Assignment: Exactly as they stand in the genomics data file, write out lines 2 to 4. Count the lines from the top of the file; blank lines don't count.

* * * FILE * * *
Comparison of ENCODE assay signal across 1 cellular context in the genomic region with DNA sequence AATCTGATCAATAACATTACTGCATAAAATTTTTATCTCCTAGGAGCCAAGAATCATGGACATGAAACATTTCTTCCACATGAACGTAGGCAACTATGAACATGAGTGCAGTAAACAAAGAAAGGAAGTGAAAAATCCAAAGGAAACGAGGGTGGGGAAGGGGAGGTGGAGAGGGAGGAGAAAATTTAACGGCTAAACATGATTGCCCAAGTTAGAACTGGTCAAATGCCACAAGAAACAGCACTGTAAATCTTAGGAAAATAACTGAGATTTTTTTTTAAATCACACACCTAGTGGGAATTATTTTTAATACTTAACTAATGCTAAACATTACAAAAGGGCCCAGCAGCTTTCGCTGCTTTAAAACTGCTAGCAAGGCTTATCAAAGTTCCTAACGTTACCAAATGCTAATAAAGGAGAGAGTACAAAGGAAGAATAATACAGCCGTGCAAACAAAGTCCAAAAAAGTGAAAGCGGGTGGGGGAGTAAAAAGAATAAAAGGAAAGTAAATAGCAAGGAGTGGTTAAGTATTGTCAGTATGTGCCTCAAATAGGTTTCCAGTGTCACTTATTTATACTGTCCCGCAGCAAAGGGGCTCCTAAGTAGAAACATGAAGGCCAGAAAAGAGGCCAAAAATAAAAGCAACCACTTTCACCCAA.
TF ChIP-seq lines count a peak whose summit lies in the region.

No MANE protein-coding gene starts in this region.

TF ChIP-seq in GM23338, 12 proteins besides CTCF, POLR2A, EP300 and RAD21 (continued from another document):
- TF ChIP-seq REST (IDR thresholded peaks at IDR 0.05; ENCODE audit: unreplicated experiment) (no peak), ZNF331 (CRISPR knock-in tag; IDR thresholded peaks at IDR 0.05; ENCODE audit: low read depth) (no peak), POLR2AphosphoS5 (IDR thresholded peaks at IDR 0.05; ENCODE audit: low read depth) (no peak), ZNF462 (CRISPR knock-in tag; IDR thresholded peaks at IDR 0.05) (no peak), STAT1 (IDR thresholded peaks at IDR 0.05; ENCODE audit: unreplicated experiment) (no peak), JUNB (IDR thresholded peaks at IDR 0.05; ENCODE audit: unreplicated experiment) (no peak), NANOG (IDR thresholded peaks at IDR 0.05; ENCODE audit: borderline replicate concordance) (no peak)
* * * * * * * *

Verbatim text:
TF ChIP-seq lines count a peak whose summit lies in the region.

No MANE protein-coding gene starts in this region.

TF ChIP-seq in GM23338, 12 proteins besides CTCF, POLR2A, EP300 and RAD21 (continued from another document):